Securing Your Digital Assets

Security breaches are occurring every day. The world will forgive you for thinking you have your antivirus, security software and all locks in place to protect you and your company. 

A companies data refers to all the companies digital asset, which includes company emails, voice mails, files and lots more.

What is a security breach? It is merely unauthorised access. You have a security breach in your house if strangers walk into your home and help themselves to your belongings. Some may force the lock (brute force), some may tailgate you into your house and hide, others may make a copy of your key and open your door. 

securing digital assets

The concept is similar for your data. Your application is the interface that gives you access to your data. When thinking about your companies digital assets, you will not only have to think about the security of your application; you also have to think about securing all steps that lead you to your application. Ideally, the company should carry all analysis long before deploying the application into a production environment.

Let us go back to your home security, if you have your gold stored in a safe in the wall of your study and put a picture over it. Do you lock the door of the room and leave the main house and gate wide open? No, you still have security in your home.

Let us look at some of the steps leading to the execution of an application. 

  1. Turn on your computer or mobile device
  2. Log in to your computer 
  3. Access your application that lives on your computer or 
  4. Access application that lives in the cloud.

There may be more but I will address these simple steps in this writeup.

When you turn on your computer, if in the past you had

  •  Visited some strange site
  •  Used a USB key that someone gave to you for free
  •  Clicked on a link in an email 
  • Downloaded malware. 

When you turn on your computer operating system boots up, one of the above processes may have installed malicious software to execute on boot. Some may capture your keystroke and use this to obtain your password—one gate down, now to the next.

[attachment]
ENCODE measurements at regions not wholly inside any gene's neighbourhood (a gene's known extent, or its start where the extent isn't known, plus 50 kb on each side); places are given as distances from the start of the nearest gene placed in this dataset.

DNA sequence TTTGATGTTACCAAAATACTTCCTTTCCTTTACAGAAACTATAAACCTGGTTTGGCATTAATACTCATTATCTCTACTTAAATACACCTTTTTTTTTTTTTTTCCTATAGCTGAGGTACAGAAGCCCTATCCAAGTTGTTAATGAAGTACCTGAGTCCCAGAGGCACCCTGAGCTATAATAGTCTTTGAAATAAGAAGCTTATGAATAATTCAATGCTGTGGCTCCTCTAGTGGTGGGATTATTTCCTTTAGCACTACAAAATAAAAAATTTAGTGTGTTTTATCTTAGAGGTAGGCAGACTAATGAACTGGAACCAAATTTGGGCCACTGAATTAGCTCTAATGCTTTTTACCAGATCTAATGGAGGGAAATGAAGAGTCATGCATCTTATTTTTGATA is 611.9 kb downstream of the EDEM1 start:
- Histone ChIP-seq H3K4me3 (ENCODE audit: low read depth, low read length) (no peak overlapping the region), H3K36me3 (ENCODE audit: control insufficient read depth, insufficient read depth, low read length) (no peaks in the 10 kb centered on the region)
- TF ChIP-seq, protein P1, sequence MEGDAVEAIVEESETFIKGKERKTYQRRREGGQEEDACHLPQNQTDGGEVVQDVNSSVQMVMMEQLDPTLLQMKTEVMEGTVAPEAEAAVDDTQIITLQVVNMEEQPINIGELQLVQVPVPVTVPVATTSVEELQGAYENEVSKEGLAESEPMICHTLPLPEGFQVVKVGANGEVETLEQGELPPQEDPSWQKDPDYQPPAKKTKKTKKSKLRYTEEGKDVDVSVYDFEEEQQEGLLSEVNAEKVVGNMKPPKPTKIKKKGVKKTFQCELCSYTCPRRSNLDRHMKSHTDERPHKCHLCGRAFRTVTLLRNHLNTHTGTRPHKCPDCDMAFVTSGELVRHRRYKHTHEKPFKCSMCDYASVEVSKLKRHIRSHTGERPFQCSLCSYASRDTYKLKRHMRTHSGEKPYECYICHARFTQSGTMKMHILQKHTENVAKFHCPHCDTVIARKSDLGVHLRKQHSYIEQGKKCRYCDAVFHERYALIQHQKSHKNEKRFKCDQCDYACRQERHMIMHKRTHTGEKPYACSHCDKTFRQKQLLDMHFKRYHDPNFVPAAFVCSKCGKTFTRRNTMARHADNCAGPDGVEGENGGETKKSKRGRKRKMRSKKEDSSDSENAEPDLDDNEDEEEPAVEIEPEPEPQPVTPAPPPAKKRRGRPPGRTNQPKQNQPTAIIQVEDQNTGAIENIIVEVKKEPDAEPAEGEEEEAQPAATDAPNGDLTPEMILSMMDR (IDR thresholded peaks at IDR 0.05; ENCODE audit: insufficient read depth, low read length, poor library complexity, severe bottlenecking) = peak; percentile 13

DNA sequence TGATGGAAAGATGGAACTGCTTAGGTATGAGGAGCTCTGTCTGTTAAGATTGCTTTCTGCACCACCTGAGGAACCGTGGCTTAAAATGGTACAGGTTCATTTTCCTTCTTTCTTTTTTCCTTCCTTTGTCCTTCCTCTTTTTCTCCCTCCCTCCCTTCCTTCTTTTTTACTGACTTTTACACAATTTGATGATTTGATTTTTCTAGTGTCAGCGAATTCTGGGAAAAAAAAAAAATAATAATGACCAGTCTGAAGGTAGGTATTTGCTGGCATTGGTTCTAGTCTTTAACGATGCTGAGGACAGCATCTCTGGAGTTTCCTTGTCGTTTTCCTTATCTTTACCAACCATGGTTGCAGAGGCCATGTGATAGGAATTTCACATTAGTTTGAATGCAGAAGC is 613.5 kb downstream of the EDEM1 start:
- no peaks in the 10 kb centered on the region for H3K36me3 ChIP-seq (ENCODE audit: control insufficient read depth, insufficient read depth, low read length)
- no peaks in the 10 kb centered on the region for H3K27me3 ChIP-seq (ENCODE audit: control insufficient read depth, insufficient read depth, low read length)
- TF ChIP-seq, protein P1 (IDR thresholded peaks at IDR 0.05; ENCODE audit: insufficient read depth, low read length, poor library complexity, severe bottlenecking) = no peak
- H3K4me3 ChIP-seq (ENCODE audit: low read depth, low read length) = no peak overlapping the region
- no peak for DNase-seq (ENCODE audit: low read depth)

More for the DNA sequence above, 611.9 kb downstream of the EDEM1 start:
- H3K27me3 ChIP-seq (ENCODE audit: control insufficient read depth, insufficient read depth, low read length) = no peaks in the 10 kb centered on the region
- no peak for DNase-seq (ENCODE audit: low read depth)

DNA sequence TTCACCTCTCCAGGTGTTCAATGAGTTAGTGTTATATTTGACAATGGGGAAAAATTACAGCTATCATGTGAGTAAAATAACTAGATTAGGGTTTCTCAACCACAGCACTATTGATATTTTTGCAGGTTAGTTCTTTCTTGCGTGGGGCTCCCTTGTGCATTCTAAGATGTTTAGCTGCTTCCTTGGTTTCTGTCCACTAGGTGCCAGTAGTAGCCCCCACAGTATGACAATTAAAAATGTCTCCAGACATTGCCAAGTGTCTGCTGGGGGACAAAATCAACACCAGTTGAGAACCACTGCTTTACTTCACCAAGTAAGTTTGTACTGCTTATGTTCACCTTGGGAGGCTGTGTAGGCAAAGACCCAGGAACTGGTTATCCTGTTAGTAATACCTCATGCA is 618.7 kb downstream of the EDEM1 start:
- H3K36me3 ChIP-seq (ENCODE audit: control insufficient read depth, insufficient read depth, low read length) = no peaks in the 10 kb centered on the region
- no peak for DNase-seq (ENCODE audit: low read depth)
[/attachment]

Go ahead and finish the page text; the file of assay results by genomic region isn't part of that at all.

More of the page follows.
You now log into the application that gives access to your data. So what happens is that your invisible key logger now also has access to your data and you do not know it. Wow, now how do you know that there is a stranger on your system? You have to be actively monitoring to know. 

Most social media sites will send the owner an email to say “you logged in from this IP is this you?”. These sites already have implemented security by default. For companies with legacy systems, this is not always the case. So they will never know unless they redesign their security framework. 

What if you are an application administrator and your password was hacked? Well, you are doomed. Unless you have a process that informs you when data over a certain number of rows have been retrieved and notifies you, you will not know. Or perhaps you have an algorithm that notices unusual pattern in your access and typing and sends you an email. Assuming the hacker does not get there first.

Let’s face it the prominent hackers are not going to retrieve data row by row? They are going for your whole database or whole directory files and disk.

As part of your security framework for your company, you have to implement security for:

  1. data at rest and in transit
  2. monitor changes to files
  3. monitor changes to directories
  4. remove all unused applications
  5. change passwords regularly* avoid using default usernames and passwords, and that includes using your name as a username.  
  6. Limit the number of times a user can try to log in
  7. Lock user out ofter x number of tries 
  8. Force password change after x number of tries
  9. Encrypt your data by default
  10. Protect your users from themselves. Educate them on security matters
  11. Users should avoid clicking on links in their email. Check who it is sent from first.

This is by no means an exhaustive list, but it is a start. Check all gates to your systems and secure them.

*The frequency of password change should be assessed by individual companies. We now have GPU’s that allows hackers to run code-breaking algorithms quicker. Think of ways to break their tries. 

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